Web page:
CASTELBUONO, Sicily (CN) – Across Europe, the long-forgotten wolf is making a comeback after decades of protection from hunting. But as the wolf packs grow so do the angry pleas from farmers, shepherds and fearful communities.
Reports of wolf attacks on flocks of sheep and other livestock are common in Italy, France and Germany. With the attacks come growing demands by many officials to strike back and exterminate the predators – as was done for centuries.
“We can't accept that wolves come this close to homes in a valley,” said Maurizio Fugatti, the president of Trento, an Italian province in the Alps, in late January after wolves preyed on lambs near a town. “Citizens can't run such risks.”
He called the wolves a threat to public security, and now police, firefighters and forest service agents in Trento are being asked to investigate wolf sightings.
Against insistence by wildlife experts and environmentalists that wolf attacks on humans are extremely rare, some members of the public have taken matters into their own hands.
Last year in Saxony, a female wolf was shot and dropped into a lake with a concrete weight attached to her. Other poachers have strung up the carcasses of their quarry to protest bans on wolf hunts.
Gray wolves once roamed throughout Europe but by the early 1900s they were largely exterminated. By the time Western and Eastern Europe banned the killing of wolves in the late 1970s, there weren't many left to hunt.
In Western Europe, one of the only places where wolves still roamed was in the central and southern Apennine Mountains of Italy. Scientists believe their numbers were down to about a hundred.
It was from the forests and craggy peaks of the Apennines that wolves slowly began to spread out again. At the same time, populations in Eastern Europe also began recovering.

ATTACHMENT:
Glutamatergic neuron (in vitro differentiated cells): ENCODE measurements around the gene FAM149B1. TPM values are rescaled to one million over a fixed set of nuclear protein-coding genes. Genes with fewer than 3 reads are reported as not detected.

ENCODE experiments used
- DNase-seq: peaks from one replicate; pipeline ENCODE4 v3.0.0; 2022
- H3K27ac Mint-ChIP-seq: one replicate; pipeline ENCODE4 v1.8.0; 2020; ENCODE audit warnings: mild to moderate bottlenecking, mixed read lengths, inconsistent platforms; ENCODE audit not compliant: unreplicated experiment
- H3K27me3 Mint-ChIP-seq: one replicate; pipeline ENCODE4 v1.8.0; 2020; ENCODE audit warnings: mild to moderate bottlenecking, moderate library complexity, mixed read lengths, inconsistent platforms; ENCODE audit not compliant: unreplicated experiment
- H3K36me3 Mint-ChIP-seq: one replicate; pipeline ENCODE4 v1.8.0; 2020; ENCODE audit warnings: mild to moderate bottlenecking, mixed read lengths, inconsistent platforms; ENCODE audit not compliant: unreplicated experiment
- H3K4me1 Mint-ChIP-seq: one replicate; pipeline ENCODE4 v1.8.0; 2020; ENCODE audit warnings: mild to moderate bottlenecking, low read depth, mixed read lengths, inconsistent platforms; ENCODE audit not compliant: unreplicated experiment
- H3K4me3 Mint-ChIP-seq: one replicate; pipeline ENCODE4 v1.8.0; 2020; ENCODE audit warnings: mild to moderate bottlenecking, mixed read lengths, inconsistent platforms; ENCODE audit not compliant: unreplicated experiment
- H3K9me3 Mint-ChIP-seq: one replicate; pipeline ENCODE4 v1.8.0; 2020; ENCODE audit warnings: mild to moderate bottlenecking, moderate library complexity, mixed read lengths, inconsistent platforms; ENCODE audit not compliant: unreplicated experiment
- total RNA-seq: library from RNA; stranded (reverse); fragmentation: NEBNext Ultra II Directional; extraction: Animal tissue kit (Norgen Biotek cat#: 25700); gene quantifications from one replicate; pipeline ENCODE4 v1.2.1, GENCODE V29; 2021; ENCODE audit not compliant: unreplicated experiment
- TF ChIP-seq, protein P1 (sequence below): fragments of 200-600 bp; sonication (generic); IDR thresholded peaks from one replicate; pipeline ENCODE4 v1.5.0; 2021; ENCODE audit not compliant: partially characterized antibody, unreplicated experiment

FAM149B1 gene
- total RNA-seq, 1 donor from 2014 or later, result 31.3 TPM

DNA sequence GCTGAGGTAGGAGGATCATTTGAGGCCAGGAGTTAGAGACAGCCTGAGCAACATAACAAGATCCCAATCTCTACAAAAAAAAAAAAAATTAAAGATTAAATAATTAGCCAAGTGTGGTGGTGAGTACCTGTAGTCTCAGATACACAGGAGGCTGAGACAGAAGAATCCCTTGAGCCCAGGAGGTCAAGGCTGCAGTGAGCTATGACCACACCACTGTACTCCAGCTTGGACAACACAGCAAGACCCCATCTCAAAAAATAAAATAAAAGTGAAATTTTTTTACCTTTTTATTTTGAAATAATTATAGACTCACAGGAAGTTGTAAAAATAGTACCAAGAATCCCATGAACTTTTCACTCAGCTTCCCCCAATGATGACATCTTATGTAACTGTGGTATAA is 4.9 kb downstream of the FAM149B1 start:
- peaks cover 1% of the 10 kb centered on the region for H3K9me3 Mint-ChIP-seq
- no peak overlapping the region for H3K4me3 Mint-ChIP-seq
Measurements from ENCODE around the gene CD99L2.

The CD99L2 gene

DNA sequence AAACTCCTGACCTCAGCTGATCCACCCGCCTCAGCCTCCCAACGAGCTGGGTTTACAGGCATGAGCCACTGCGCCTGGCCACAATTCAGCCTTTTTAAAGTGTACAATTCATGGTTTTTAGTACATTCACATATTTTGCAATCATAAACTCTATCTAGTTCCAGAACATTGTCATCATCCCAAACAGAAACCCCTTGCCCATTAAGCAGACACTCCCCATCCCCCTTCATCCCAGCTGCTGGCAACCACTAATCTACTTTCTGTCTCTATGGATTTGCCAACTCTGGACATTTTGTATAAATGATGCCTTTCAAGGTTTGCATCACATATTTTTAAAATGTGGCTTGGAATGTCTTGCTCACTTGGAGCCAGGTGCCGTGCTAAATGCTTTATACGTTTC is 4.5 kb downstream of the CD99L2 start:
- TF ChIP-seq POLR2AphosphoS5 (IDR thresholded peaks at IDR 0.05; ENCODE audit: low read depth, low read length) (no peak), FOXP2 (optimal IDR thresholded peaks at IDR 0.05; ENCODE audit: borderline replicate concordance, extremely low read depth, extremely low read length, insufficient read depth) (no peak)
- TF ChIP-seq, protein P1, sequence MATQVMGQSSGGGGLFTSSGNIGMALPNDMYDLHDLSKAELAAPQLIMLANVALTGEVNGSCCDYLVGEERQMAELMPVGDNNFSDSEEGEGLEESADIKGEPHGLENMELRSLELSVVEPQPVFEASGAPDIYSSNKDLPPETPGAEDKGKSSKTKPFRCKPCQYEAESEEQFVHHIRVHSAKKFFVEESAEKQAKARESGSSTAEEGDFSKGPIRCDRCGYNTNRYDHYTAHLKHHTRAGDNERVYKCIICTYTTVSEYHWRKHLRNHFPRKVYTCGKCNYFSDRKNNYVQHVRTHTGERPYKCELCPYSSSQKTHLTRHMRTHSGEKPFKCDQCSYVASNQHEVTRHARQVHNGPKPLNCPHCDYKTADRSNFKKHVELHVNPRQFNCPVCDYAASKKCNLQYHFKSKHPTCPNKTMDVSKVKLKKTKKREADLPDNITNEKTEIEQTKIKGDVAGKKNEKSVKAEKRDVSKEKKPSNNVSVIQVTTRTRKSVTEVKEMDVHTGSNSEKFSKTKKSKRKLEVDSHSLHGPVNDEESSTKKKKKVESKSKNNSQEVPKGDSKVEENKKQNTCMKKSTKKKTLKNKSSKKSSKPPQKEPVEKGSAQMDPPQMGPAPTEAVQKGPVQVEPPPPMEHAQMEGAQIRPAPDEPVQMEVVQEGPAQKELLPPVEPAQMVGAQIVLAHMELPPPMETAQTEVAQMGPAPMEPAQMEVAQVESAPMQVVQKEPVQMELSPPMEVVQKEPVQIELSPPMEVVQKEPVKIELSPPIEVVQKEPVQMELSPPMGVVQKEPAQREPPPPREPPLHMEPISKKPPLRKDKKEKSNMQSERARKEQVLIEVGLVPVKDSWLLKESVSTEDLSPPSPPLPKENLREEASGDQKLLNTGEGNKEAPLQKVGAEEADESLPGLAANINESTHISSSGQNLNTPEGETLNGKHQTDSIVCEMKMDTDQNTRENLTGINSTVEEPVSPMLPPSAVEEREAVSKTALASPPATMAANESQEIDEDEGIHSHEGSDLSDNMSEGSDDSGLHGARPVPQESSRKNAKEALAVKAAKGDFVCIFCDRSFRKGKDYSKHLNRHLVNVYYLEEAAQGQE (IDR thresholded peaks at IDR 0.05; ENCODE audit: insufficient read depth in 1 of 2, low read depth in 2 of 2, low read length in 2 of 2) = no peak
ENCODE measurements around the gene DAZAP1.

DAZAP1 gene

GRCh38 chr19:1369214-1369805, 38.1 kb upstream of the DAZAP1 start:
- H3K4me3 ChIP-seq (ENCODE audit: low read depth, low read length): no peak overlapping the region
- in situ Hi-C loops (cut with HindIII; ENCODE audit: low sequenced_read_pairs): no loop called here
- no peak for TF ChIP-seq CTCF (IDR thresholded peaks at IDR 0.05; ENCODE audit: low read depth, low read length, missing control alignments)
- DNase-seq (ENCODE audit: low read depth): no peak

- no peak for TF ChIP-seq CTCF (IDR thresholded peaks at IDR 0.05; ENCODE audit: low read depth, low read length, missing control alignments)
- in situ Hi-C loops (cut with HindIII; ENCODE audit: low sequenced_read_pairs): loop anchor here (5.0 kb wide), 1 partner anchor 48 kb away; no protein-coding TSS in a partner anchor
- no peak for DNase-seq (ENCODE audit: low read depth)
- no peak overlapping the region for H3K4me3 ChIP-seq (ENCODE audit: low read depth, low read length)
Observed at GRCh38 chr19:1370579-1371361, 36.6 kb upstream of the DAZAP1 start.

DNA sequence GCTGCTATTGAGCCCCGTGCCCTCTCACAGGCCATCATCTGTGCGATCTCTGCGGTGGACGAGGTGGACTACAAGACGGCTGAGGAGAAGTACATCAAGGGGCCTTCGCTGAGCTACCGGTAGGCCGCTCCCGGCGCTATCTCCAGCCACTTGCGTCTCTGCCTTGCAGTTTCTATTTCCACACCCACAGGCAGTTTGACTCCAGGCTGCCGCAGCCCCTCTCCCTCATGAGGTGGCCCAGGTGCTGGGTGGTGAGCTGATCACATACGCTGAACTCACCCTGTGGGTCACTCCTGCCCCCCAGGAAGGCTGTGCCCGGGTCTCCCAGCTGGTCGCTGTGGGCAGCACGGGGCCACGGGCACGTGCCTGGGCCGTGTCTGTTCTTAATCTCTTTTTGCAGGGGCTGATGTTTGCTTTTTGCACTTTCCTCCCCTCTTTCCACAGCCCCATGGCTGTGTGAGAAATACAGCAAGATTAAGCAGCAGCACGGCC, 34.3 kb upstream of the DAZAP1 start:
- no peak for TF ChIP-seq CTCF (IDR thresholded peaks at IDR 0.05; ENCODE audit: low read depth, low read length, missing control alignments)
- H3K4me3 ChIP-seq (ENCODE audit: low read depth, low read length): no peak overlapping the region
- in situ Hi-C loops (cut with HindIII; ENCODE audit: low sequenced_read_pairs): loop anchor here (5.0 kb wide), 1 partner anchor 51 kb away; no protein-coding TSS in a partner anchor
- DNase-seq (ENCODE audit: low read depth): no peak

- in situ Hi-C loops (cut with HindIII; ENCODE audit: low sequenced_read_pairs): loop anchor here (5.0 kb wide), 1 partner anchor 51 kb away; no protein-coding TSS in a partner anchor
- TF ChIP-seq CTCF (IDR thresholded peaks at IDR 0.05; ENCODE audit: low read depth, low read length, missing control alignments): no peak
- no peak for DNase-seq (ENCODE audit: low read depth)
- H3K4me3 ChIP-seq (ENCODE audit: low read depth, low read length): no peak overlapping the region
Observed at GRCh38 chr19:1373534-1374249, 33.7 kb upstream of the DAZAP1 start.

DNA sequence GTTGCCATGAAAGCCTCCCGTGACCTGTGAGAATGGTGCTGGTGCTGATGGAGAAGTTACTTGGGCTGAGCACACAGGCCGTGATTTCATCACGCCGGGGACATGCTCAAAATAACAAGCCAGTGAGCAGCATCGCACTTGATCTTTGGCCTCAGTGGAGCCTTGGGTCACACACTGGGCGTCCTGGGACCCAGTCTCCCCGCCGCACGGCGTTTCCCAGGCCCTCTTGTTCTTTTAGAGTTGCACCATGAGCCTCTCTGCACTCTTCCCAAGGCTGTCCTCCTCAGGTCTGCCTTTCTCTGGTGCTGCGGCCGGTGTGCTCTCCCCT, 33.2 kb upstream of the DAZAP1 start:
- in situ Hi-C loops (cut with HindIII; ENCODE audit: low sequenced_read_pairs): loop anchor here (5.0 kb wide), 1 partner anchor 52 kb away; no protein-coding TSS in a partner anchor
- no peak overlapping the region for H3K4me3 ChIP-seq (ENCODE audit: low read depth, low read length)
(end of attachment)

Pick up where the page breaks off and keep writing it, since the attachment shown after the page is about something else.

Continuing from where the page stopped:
In the past two decades, wolf packs have returned to the Alps and begun repopulating parts of Germany, Italy, France, Austria and Switzerland that hadn't seen wolves in a very long time. Wolves have even been spotted recently in places like Brittany, in northern France, and Belgium.
Experts say bans on hunting and baiting are only partly responsible for the recovery of a species whose hunting skills are nearly fabled. Skilled at scavenging and adaptation as well, wolves have likely benefitted from the desertion of rural areas and Alpine valleys by humans.
Without even taking into account Russia and Ukraine, there are about 12,000 wolves in Europe today, about twice as many as in the contiguous United States.
But European Union officials say wolves still need protection even as their numbers grow. EU law allows the killing of wolves when they pose a danger to humans and limited hunts that do not put the wolf's recovery in danger.
“In many parts of the European Union, wolf populations remain in vulnerable conservation status,” Daniela Stoycheva, a spokeswoman for the European Commission, said in an email. “For this reason EU rules ensure protection of the species.”
While environmentalists and wildlife lovers are rejoicing the return of the wolf, farmers are seething.
A dramatic example of this took place in 2015 when angry French farmers took two managers of the Vanoise National Park in the French Alps hostage for a night, demanding to be allowed to hunt wolves. This extreme action, which occurred during a spate of so-called “bossnapping” incidents in France, was prompted by a series of wolf attacks on livestock.
In the wide-open pastures of France, sheep are easy pickings for the population of 360 wolves that stalk the French Alps. Wolves slaughter thousands of sheep each year, officials say. France responded in 2017 by allowing hunters to cull 10 percent of France's wolf population a year.